In a world where some big company knows when everybody dies, there is also an app for Deckers (people who already got the call) to make their last day count. The Last Friend App is supposed to connect people, have a last adventure, have a last night of wild sex, do whatever they please so they don’t have to be alone in their final hours. I kind of loved how touching this idea was, and how it uses technology for something good. But Adam Silvera has been on the actual internet and gives us glorious examples of all the messed up shit that can be found literally everywhere. When Mateo first tries the app, he gets messages that range from careless and insulting to immoral and disgusting. People looking to score cheap furniture from the soon-to-be-dead, others looking for sex without consequences, some looking to sell drugs, and yet others that just seem to be intrigued by the idea of chatting to people who are about to die – it’s all there and it’s all sickening.

But, as the cover suggests, Mateo and Rufus do connect via the app and, after getting to know each other a little and checking off Mateo’s to do list, they actually become friends. Mateo’s goodbye from his best friend Lidia and her daughter Penny made me cry more than anything else in this book. While Rufus tells his friends immediately that he is going to die and wants a funeral (while he’s still here) with eulogies and goodbyes and everything, Mateo keeps it secret, not wanting to burden Lidia or ruin their last day together. But that’s the thing about people who truly love you: they know when something’s wrong.

I won’t go into the details of what Mateo and Rufus do on their last day because the things themselves are actually meaningless. Sure, there’s a little VR adventure, going out of their comfort zones in different ways, opening up about their secrets, and talking about their lives and the ones they’ll leave behind. What really matters – and we all know this already, deep down – is the people you love. Thinking about death and dying, I mean really thinking about it, is hard enough, but doing it when you’re only 17 or 18 is just heartbreaking. Five stages of grief aside, it just feels so unfair! There wasn’t enough time to experience so many things. And I don’t mean big stuff like travel the world or see your grandkids grow up. Even little things like fall in love for the first time, get your first kiss, graduate from school, have sex. Plus, all of the more individual stuff, no matter how silly. If I died tomorrow, I would never find out how A Song of Ice and Fire Ends which may well be the least of my worries, but still!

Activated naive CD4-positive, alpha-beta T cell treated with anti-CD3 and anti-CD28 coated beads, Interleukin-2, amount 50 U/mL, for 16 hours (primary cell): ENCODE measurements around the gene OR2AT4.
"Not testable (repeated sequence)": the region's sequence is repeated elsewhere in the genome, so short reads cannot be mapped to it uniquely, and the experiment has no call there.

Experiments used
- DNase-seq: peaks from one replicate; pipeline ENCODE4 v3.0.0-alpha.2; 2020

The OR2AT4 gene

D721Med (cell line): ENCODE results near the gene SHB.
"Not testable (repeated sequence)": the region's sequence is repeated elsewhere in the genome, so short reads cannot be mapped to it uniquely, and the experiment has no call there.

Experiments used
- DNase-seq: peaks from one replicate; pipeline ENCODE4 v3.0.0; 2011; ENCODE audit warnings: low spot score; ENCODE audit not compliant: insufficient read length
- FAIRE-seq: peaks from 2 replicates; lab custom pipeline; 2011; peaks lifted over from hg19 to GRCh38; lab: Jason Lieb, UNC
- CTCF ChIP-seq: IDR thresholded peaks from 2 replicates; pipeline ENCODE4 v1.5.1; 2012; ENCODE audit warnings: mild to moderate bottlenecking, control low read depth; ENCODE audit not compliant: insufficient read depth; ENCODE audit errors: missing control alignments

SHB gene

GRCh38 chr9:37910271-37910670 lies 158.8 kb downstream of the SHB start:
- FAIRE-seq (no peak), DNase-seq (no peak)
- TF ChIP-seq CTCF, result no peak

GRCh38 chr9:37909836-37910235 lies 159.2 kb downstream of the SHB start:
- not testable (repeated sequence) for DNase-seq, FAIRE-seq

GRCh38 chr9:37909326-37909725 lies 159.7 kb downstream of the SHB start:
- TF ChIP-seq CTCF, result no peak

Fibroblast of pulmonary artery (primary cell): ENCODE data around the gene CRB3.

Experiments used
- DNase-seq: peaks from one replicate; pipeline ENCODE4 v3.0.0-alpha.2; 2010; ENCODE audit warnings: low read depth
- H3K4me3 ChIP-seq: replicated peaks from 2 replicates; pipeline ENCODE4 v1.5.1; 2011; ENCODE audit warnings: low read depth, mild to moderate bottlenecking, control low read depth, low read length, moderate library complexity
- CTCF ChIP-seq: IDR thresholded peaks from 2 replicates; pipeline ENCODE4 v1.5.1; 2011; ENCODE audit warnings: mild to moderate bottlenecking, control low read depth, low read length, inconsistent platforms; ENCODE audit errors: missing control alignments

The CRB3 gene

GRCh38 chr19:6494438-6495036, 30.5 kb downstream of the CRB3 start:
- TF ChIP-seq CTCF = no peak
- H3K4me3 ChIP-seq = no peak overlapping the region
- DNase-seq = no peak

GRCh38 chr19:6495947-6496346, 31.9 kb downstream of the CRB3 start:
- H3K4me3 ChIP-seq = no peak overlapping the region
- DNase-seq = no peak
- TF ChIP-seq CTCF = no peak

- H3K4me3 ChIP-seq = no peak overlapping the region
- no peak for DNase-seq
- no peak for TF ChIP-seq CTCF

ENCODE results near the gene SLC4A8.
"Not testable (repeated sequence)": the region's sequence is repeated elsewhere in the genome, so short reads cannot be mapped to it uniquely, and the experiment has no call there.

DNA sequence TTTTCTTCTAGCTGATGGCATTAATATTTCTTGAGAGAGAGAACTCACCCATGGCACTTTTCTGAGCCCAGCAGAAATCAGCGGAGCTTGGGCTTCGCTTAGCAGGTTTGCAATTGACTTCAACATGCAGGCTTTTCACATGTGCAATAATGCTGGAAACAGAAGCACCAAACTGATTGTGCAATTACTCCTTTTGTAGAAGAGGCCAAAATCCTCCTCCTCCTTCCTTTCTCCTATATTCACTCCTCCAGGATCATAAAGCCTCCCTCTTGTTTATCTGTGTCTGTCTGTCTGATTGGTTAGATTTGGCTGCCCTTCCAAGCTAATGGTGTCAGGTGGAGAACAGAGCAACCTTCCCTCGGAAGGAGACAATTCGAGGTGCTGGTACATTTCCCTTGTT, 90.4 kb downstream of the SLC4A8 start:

It’s a bit slow to start but once the book finds its footing, it is a powerful story that hurts a little more with every new chapter. Apart from Rufus and Mateo’s point of view chapters, we get others from side characters. People the two boys meet on the street, their friends, people who work at Death-Cast… They are short chapters, but they flesh out the world a bit and remind us that Rufus and Mateo aren’t the only ones in it and not the only ones suffering. Many others got the call the same night they did, and someone had to make those calls. Famous people die too. Money does not equal happiness. People react very differently to finding out they’re about to die… Lots of small in-between chapters make this novel more accomplished, more than “just” the story of two teenagers who are about to die. They also give more meaning to Rufus and Mateo’s last day because they show that little things have an impact on others, whether it’s giving money to a beggar, smiling at someone on public transport, or any of a million other tiny things you might do without even noticing.

I half-expected this book to be cheap, to use teenage death, which is obviously a big tear-jerker, as a selling point. But I doubt that the author intended that because of how delicately he handles the topic. The boys’ last day doesn’t go perfect. They don’t get to do all they wanted to. They get to do some of it. They even get to experience new things, discover something about themselves, grow so much in such a small amount of time. And the more I read about them, the more I found myself hoping (just like they did themselves) that the title was just there to mislead us readers. They were going to make it, somehow. Death-Cast made a mistake, they can change their apparently pre-destined fate. And I won’t tell you what does happen at the end, whether the title is true or a lie, because I think that little bit of uncertainty, that sliver of hope, is not only what made this story richer. It’s also what keeps us going every day.

MY RATING: 8/10 – Excellent!

Second opinions: